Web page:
It’s less than a week since the first leg was played last Wednesday and almost everything I had to say was covered by the pre and post-match write-ups. There isn’t much to add from a tactical point of view as nothing has changed, but that doesn’t mean another comfortable win for the Gunners is guaranteed.
Fenerbahce need at least three goals. Normally that would be considered a big ask but Arsenal’s defence at home has been weaker than most, if not all, of the big teams around Europe. They’ve already conceded three goals against Aston Villa in the only competitive fixture at the Emirates thus far this season. Last year Schalke scored two and Bayern three. Even the likes of Fulham and Newcastle scored three at the Emirates. None of the teams however, managed a scoreline that would eliminate the Gunners from the Champions League, but the fact that Arsenal can leak goals at home would not be lost on Yanal and his men.
As we saw in the return leg against Bayern last year, an early goal for the visitors can make such a tie very tricky because the team leading the tie can get caught up in two minds while the one chasing it has nothing further to lose and all to gain. It’s not always easy for the club with the upper hand to decide whether they should play it safe of if they should go for goals. In that sense, Wenger’s tendency to approach almost every game in a similar style is helpful. Arsenal should just play the way they’ve played in the last two games. Remain cautious and well-structured but always look for goals. Any goal for the Gunners will make it that much harder for the visitors. The players have to trust their technical skills and their training. They will advance if they can execute this.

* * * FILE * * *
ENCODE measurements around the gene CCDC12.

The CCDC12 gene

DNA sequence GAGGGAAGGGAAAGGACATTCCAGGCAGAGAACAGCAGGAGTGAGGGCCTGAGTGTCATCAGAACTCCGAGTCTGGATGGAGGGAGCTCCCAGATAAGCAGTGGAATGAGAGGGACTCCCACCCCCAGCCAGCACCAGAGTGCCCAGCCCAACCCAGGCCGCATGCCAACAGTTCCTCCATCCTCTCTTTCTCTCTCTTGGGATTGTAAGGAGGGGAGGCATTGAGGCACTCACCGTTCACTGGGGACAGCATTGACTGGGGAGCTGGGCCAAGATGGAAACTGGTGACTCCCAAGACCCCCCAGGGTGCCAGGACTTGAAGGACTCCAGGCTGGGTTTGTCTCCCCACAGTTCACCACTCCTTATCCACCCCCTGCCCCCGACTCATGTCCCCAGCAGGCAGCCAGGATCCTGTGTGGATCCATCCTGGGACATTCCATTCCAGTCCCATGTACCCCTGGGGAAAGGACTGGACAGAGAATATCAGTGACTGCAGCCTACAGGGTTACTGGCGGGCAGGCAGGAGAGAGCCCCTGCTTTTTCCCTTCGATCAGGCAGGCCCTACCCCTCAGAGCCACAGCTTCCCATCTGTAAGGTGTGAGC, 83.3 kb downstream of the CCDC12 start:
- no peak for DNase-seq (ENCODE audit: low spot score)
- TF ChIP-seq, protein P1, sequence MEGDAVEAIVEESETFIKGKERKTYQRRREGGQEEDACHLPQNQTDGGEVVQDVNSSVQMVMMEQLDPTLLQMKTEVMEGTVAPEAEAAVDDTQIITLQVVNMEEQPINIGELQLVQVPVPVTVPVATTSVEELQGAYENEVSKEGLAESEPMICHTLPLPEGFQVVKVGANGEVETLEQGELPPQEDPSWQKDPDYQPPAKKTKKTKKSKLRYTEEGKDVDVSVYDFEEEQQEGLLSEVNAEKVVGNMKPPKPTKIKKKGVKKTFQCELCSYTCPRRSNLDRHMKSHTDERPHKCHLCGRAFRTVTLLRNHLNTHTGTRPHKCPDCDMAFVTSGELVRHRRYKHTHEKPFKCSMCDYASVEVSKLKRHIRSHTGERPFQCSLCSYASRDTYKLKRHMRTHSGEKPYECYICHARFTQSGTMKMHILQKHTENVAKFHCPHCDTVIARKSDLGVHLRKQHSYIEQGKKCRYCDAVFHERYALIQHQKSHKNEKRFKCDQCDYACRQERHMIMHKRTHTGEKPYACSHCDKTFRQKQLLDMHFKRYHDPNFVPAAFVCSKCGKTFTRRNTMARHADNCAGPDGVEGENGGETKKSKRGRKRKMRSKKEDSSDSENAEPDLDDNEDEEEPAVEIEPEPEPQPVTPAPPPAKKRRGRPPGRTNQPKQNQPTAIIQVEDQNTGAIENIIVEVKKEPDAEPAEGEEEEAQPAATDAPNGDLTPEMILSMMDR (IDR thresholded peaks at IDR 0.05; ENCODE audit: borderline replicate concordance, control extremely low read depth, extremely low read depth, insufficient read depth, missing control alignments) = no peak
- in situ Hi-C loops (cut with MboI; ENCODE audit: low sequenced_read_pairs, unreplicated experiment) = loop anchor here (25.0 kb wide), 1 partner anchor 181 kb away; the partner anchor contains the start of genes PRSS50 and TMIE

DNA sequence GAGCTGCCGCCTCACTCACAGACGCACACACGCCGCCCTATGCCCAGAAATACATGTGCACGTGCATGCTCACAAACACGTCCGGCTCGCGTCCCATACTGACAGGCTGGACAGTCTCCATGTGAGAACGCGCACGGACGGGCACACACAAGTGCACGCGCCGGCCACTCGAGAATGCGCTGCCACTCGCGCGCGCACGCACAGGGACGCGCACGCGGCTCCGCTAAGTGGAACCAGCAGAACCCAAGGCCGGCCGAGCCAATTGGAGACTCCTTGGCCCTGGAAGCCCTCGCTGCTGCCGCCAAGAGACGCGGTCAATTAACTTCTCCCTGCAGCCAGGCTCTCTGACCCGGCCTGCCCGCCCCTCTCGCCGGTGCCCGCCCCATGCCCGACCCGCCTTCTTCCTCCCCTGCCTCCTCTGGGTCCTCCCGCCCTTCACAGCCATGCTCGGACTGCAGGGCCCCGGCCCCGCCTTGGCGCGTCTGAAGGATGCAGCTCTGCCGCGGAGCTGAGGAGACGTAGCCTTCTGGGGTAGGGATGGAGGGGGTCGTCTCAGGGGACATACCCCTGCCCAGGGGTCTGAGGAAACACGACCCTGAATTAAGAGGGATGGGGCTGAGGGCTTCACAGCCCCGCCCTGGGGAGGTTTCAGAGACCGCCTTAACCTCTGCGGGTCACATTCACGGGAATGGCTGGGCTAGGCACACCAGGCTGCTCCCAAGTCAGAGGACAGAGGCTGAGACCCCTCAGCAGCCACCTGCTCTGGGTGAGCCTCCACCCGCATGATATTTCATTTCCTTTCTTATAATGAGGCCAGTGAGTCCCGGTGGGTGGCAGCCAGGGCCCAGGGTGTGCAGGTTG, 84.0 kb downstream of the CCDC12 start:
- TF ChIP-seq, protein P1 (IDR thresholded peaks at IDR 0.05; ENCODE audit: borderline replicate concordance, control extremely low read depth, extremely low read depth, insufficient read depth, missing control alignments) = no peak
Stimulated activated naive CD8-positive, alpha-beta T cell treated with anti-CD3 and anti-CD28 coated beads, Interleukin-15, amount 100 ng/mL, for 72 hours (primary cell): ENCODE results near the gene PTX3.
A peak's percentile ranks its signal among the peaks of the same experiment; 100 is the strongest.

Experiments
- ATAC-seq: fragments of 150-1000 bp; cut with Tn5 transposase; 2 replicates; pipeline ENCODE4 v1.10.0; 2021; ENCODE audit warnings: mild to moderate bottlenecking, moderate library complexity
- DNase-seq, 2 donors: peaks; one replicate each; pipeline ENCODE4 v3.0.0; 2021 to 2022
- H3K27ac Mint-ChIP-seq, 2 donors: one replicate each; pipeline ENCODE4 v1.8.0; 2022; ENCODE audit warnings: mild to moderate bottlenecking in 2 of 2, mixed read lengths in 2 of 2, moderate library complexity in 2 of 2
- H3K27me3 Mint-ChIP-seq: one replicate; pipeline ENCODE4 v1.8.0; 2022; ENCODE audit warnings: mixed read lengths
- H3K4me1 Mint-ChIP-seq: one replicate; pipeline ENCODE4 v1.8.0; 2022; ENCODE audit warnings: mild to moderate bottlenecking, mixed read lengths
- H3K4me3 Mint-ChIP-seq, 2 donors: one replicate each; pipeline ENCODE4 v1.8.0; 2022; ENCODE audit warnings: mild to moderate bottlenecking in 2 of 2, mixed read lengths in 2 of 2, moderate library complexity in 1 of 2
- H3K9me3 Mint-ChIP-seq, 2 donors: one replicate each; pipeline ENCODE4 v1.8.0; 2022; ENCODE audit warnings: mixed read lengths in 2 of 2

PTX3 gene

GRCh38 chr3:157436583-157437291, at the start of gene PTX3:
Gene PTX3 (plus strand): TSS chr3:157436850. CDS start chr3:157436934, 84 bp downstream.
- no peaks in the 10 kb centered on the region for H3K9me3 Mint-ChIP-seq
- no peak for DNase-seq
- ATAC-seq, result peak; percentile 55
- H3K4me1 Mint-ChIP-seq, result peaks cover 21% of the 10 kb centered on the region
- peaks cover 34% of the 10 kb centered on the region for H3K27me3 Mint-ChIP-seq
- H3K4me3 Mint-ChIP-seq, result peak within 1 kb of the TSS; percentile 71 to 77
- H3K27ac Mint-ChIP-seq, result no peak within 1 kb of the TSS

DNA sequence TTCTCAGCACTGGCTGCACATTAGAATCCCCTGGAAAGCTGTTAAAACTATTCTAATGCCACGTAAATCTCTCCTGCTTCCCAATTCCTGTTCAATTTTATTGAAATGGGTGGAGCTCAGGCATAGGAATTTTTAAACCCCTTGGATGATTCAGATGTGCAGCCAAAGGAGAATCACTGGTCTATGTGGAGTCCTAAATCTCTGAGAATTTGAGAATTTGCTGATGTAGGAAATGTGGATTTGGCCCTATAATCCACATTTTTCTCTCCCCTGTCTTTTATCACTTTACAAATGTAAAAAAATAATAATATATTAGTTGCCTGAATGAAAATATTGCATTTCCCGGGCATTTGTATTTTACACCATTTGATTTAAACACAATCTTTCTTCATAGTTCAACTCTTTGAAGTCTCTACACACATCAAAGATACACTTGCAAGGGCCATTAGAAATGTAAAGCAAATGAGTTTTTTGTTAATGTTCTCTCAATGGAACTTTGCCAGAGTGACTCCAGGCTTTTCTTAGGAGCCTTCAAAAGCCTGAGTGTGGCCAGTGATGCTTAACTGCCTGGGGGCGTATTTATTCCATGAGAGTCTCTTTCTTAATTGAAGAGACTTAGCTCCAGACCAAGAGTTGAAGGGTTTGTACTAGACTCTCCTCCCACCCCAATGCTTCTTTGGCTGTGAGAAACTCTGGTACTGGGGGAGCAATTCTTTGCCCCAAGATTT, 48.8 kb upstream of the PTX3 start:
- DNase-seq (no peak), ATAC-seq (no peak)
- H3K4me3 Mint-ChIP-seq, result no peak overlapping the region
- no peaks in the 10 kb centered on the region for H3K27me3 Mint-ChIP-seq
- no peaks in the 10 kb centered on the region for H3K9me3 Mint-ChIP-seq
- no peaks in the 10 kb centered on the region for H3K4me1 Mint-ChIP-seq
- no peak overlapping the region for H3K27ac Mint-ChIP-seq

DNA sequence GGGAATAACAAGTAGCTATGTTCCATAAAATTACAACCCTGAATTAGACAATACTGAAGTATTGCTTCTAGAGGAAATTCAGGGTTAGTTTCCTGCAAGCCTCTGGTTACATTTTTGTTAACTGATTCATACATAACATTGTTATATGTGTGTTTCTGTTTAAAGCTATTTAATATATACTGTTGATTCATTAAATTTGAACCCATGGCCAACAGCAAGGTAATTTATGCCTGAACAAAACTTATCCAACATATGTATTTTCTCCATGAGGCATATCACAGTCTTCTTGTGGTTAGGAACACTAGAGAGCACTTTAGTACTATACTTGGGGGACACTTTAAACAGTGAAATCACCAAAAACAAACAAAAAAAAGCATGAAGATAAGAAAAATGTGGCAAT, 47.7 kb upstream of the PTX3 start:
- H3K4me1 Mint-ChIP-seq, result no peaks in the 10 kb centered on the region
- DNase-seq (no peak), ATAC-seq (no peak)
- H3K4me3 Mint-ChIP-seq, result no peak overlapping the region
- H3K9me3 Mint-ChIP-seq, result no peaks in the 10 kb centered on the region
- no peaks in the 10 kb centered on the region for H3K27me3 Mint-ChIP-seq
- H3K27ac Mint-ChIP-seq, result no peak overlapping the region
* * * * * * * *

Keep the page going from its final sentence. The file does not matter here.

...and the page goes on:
They’ll have trouble if they suffer initially and the crowd gets on their backs. Fenerbahce are a better team than we saw in Istanbul. Don’t forget the hosts did create a fair number of chances as that game progressed, they just didn’t hit the goal as often as they needed to. Any drops in concentration or moments of anxiety can quickly escalate into trouble for the Gunners.
Wenger has said he’ll not rest players, which is not surprising at all because there are precious few options. Koscielny and Wilshere could start. If it were up to me I’d rest Sagna and Ramsey, two players who give a lot physically in each game.
Preferred starting line up,
Szczesny – Jenkinson, Mertesacker, Koscielny, Gibbs – Rosicky, Cazorla, Wilshere – Walcott, Giroud, Podolski.
There is an element of risk with that line up because Arsenal could be short of bodies in some areas if they don’t have the engine of Ramsey in the middle. It’s quite likely that Wenger will go for the safer option and give the Welshman at least an hour and only take him off if the tie seems secure. Sagna is also one of his favourites, and understandably so, so I won’t be surprised if he too starts with Jenkinson on the bench. Leaving Podolski out will be extremely harsh and might even be a tad demoralizing for the player. Wenger can rest Rosicky or Cazorla if he wants to retain Podolski in the side.
The Arsenal manager will hope that his players do the job in the opening hour or so and give him the chance to give the likes of Monreal and Sanogo another run. It won’t be possible if Fenerbahce have scored a couple of goals by that time and found some sort of rhythm.
This game can create excellent momentum going into the North London Derby if the Gunners produce a dominant performance resulting in a good win. There will be serious question marks over their chances in that game if they barely scrape through. And it will be mayhem if they somehow manage to go out despite taking such a lead. Over the last year or so, every time I’ve thought Arsenal are doing well a nasty surprise comes along. That has forced me to temper down my expectations. Any result that ensures qualification will suffice.Follow @goonerdesi